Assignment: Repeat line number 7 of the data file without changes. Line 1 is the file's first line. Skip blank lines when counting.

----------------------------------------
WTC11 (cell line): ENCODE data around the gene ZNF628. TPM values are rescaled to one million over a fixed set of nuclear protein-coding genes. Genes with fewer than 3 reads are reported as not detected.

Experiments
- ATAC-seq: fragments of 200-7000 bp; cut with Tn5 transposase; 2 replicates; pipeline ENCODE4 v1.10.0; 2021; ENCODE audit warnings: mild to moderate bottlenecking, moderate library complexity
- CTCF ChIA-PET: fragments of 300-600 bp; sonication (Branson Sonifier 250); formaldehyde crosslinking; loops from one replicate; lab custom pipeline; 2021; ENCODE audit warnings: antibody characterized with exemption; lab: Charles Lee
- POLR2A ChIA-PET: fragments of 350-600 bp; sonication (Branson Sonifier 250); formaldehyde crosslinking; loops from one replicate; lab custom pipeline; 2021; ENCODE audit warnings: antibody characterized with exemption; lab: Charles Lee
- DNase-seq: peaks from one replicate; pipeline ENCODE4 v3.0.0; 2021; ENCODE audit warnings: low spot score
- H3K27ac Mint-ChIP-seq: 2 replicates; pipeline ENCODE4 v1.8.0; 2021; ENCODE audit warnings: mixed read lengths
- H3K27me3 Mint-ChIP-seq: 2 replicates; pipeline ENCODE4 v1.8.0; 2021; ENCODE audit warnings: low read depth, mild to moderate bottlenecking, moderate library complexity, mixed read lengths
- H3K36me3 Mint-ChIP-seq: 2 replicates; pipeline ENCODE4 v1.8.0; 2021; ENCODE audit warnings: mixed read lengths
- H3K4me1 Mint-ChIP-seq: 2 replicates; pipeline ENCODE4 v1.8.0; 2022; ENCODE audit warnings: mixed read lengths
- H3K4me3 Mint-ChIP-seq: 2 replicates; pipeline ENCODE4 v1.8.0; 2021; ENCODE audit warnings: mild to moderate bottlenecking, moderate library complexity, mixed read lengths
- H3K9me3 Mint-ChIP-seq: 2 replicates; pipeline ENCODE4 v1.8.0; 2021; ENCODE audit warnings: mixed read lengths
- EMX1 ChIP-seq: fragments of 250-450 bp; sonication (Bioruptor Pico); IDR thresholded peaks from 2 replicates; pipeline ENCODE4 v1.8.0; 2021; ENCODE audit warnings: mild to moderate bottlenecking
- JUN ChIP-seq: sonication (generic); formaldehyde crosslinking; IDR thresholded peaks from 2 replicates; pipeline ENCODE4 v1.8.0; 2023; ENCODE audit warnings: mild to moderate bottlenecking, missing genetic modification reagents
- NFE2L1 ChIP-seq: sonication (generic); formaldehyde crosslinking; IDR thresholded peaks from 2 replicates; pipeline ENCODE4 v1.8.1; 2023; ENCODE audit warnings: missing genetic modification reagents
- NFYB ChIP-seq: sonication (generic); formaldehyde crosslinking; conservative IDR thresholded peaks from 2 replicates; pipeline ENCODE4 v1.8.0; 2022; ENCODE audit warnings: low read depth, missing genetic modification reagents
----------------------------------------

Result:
- H3K27ac Mint-ChIP-seq: 2 replicates; pipeline ENCODE4 v1.8.0; 2021; ENCODE audit warnings: mixed read lengths